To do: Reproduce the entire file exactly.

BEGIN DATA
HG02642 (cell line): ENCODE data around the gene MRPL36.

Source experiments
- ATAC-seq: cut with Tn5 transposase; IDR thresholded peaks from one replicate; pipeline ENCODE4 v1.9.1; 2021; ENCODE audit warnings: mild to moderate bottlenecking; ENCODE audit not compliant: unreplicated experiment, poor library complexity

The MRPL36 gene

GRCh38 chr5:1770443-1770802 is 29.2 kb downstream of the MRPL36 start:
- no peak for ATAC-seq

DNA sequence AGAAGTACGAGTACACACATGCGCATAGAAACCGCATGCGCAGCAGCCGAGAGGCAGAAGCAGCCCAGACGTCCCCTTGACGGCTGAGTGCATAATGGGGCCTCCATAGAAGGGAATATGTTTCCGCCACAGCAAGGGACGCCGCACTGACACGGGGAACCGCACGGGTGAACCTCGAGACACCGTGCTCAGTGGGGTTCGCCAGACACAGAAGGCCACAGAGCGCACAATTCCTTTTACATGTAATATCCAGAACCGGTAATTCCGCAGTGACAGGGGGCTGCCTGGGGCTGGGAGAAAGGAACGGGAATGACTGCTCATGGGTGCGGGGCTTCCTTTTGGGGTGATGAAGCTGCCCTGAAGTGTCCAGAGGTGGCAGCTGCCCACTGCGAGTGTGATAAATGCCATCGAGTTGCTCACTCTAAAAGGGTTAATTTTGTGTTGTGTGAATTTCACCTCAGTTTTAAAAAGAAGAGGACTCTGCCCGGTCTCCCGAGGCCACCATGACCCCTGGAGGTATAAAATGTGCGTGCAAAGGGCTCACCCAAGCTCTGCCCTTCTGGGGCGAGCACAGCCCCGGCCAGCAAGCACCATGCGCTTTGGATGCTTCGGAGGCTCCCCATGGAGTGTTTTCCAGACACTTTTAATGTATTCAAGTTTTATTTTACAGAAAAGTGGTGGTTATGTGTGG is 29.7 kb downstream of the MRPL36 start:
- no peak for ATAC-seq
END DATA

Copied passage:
HG02642 (cell line): ENCODE data around the gene MRPL36.

Source experiments
- ATAC-seq: cut with Tn5 transposase; IDR thresholded peaks from one replicate; pipeline ENCODE4 v1.9.1; 2021; ENCODE audit warnings: mild to moderate bottlenecking; ENCODE audit not compliant: unreplicated experiment, poor library complexity

The MRPL36 gene

GRCh38 chr5:1770443-1770802 is 29.2 kb downstream of the MRPL36 start:
- no peak for ATAC-seq

DNA sequence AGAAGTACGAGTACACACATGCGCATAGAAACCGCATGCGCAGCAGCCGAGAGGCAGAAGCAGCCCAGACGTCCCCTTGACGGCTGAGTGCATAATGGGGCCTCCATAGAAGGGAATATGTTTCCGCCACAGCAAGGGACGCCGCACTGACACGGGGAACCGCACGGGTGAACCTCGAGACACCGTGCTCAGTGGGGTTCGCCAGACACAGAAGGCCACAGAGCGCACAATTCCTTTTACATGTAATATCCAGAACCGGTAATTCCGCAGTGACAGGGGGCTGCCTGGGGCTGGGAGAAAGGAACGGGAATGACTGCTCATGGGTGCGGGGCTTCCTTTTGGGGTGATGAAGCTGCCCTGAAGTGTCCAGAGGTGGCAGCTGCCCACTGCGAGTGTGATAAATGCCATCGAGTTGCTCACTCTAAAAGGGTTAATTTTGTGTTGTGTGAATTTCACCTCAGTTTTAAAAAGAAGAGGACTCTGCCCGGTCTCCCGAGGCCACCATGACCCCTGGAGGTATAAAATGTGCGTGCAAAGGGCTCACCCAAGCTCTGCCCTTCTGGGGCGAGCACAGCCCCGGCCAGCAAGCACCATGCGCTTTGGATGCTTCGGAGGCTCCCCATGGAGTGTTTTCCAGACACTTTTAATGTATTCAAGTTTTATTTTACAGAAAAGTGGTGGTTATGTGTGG is 29.7 kb downstream of the MRPL36 start:
- no peak for ATAC-seq